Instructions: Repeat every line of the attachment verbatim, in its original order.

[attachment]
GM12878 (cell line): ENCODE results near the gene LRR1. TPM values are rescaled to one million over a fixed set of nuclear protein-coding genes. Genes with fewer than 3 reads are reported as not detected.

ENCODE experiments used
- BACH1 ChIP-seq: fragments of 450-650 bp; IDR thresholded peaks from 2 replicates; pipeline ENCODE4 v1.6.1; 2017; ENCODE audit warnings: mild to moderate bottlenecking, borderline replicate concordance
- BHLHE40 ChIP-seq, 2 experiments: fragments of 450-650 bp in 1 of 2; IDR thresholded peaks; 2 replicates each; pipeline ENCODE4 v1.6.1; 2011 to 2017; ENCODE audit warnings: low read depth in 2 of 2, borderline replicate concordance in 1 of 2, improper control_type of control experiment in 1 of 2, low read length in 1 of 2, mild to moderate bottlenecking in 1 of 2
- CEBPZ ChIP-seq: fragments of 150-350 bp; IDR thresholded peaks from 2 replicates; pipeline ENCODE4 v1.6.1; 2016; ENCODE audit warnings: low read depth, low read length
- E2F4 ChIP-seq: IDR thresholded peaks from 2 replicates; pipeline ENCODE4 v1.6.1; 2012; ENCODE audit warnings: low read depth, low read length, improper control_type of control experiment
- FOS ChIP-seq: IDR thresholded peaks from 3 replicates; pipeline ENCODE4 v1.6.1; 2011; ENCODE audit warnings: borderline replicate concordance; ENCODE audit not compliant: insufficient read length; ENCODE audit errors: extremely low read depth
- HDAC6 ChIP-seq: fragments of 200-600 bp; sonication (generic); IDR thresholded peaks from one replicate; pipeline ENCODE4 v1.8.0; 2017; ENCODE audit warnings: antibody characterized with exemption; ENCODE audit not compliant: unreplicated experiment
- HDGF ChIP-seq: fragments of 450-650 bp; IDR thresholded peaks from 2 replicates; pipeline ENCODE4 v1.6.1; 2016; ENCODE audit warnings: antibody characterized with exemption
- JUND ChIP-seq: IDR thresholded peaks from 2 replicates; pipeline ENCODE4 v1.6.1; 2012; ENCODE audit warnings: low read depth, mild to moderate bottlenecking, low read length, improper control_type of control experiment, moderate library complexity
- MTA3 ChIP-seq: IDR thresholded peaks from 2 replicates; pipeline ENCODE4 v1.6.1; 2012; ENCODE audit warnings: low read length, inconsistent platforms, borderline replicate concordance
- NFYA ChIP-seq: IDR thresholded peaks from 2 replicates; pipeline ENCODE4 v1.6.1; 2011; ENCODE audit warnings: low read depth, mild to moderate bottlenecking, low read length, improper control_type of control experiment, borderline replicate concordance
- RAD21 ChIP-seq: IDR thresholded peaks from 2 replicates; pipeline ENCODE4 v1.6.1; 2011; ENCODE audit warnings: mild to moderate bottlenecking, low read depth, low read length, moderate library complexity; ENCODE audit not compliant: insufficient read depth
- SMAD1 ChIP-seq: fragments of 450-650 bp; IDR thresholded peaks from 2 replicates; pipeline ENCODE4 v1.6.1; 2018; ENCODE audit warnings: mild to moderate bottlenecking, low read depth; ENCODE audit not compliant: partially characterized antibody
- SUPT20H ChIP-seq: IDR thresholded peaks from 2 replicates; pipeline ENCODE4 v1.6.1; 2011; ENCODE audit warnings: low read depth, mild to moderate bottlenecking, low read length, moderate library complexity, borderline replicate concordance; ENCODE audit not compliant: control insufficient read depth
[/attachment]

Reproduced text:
GM12878 (cell line): ENCODE results near the gene LRR1. TPM values are rescaled to one million over a fixed set of nuclear protein-coding genes. Genes with fewer than 3 reads are reported as not detected.

ENCODE experiments used
- BACH1 ChIP-seq: fragments of 450-650 bp; IDR thresholded peaks from 2 replicates; pipeline ENCODE4 v1.6.1; 2017; ENCODE audit warnings: mild to moderate bottlenecking, borderline replicate concordance
- BHLHE40 ChIP-seq, 2 experiments: fragments of 450-650 bp in 1 of 2; IDR thresholded peaks; 2 replicates each; pipeline ENCODE4 v1.6.1; 2011 to 2017; ENCODE audit warnings: low read depth in 2 of 2, borderline replicate concordance in 1 of 2, improper control_type of control experiment in 1 of 2, low read length in 1 of 2, mild to moderate bottlenecking in 1 of 2
- CEBPZ ChIP-seq: fragments of 150-350 bp; IDR thresholded peaks from 2 replicates; pipeline ENCODE4 v1.6.1; 2016; ENCODE audit warnings: low read depth, low read length
- E2F4 ChIP-seq: IDR thresholded peaks from 2 replicates; pipeline ENCODE4 v1.6.1; 2012; ENCODE audit warnings: low read depth, low read length, improper control_type of control experiment
- FOS ChIP-seq: IDR thresholded peaks from 3 replicates; pipeline ENCODE4 v1.6.1; 2011; ENCODE audit warnings: borderline replicate concordance; ENCODE audit not compliant: insufficient read length; ENCODE audit errors: extremely low read depth
- HDAC6 ChIP-seq: fragments of 200-600 bp; sonication (generic); IDR thresholded peaks from one replicate; pipeline ENCODE4 v1.8.0; 2017; ENCODE audit warnings: antibody characterized with exemption; ENCODE audit not compliant: unreplicated experiment
- HDGF ChIP-seq: fragments of 450-650 bp; IDR thresholded peaks from 2 replicates; pipeline ENCODE4 v1.6.1; 2016; ENCODE audit warnings: antibody characterized with exemption
- JUND ChIP-seq: IDR thresholded peaks from 2 replicates; pipeline ENCODE4 v1.6.1; 2012; ENCODE audit warnings: low read depth, mild to moderate bottlenecking, low read length, improper control_type of control experiment, moderate library complexity
- MTA3 ChIP-seq: IDR thresholded peaks from 2 replicates; pipeline ENCODE4 v1.6.1; 2012; ENCODE audit warnings: low read length, inconsistent platforms, borderline replicate concordance
- NFYA ChIP-seq: IDR thresholded peaks from 2 replicates; pipeline ENCODE4 v1.6.1; 2011; ENCODE audit warnings: low read depth, mild to moderate bottlenecking, low read length, improper control_type of control experiment, borderline replicate concordance
- RAD21 ChIP-seq: IDR thresholded peaks from 2 replicates; pipeline ENCODE4 v1.6.1; 2011; ENCODE audit warnings: mild to moderate bottlenecking, low read depth, low read length, moderate library complexity; ENCODE audit not compliant: insufficient read depth
- SMAD1 ChIP-seq: fragments of 450-650 bp; IDR thresholded peaks from 2 replicates; pipeline ENCODE4 v1.6.1; 2018; ENCODE audit warnings: mild to moderate bottlenecking, low read depth; ENCODE audit not compliant: partially characterized antibody
- SUPT20H ChIP-seq: IDR thresholded peaks from 2 replicates; pipeline ENCODE4 v1.6.1; 2011; ENCODE audit warnings: low read depth, mild to moderate bottlenecking, low read length, moderate library complexity, borderline replicate concordance; ENCODE audit not compliant: control insufficient read depth